The More Sand Has Escaped from the Hourglass of Our Life, the Clearer We Should See Through It

Niccolò Machiavelli? Jean-Paul Sartre? Jean Paul? Johann Paul Friedrich Richter?

Dear Quote Investigator: A student would like to use the following quotation about perspicacity gained through experience in a yearbook, but she has been unable to determine an appropriate ascription:

The more sand has escaped from the hourglass of our life, the clearer we should see through it.

These words are often attributed to Niccolò Machiavelli or Jean-Paul Sartre which I think is an eccentric juxtaposition. I was unable to find precise citations for either of these individuals. Would you help resolve this question?

Quote Investigator: The earliest evidence located by QI appeared in a German novel titled “Hesperus oder 45 Hundsposttage, Eine Biographie” published in 1795 by Johann Paul Friedrich Richter who used the pen name Jean Paul. “The Oxford Companion to German Literature” described the work as follows: 1

The eccentric sub-title refers to the chapters, which are designated Hundsposttage, and are supposed to have been brought to the author’s friend by a Pomeranian dog. Written in Jean Paul’s characteristic whimsical style, the book has a complex and absurd plot.

The quotation about a figurative hourglass referred to a single individual named Emanuel in the novel. The statement was later generalized to encompass all people. Here is the relevant passage in German followed by one possible English translation: 2

Emanuel sah ruhig wie eine ewige Sonne, auf den Herbst seines Körpers herab; ja je mehr Sand aus seiner Lebens-Sanduhr herausgefallen war, desto heller sah er durch das leere Glas hindurch.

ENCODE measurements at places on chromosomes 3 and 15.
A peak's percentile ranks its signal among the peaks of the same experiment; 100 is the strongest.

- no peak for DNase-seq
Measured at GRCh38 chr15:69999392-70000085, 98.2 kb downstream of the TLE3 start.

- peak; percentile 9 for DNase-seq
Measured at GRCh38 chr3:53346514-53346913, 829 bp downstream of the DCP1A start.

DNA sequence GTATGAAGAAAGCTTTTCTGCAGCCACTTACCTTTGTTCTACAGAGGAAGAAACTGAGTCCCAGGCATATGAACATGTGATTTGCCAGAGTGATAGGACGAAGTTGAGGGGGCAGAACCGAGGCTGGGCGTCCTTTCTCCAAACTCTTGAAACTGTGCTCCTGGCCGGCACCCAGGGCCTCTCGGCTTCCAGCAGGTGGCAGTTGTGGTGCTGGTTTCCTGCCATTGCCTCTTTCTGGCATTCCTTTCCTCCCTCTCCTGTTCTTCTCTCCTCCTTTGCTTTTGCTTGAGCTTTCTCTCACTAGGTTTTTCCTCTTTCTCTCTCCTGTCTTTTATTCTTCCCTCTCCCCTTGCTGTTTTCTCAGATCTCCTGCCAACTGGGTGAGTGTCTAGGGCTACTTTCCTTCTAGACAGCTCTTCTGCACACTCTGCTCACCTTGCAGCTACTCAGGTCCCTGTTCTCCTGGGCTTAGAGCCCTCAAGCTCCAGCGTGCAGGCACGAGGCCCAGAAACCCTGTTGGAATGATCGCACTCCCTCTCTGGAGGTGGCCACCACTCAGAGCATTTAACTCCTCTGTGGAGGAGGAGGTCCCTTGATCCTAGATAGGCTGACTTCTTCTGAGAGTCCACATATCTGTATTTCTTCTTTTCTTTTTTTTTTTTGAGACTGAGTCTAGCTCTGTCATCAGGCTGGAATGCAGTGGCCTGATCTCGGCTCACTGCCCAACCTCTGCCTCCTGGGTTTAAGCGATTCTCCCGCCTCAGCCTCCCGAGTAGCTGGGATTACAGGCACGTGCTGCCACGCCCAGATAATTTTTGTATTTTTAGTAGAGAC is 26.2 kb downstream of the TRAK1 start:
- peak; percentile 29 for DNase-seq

Emanuel looked peacefully as an eternal sundown upon the autumn of his body; indeed the more sand had fallen out of his life-hourglass, the clearer he saw through the empty glass.

In 1837 a weekly journal called “The New-York Mirror” printed an article titled “Original Translations: Scraps from Jean Paul” which included a version of the quotation together with other adages from Richter. Here are three examples: 3

Our sorrows are like thunder clouds, which seem black in the distance, but grow lighter as they approach.

The more sand has escaped from the hour-glass of our life, the clearer we should see through it.

The moon is a light-house on the shore of the other world.

Here are additional selected citations in chronological order.

In 1884 the statement continued to circulate and was published in a collection called “Treasury of Thought: Forming an Encyclopedia of Quotations from Ancient and Modern Authors”. The words were credited to Johann Paul Friedrich Richter: 4

PERCEPTION.

The more sand has escaped from the hourglass of our life, the clearer we should see through it.—Richter.

In 1968 Forbes magazine included the expression attributed to the pen name Jean Paul in the collection “The Forbes Scrapbook of Thoughts on the Business of Life”: 5

The more sand has escaped from the hourglass of our life, the clearer we should see through it.
— Jean Paul

In 1993 the saying was printed in “Phillips’ Book of Great Thoughts and Funny Sayings”; however, the words were not ascribed to Richter. Instead, the famous existentialist philosopher Jean-Paul Sartre was named, and QI hypothesizes that this misattribution was caused by confusion with the pseudonym “Jean Paul”. 6

The more sand has escaped from the hourglass of our life, the clearer we should see through it. Jean Paul Sartre

In 2011 Don MacDonald, an artist residing in Boston, discussed the quotation and noted that it was often attributed to Niccolò Machiavelli; however, MacDonald had uncovered evidence in an 1893 citation that the proper credit should go to Richter: 7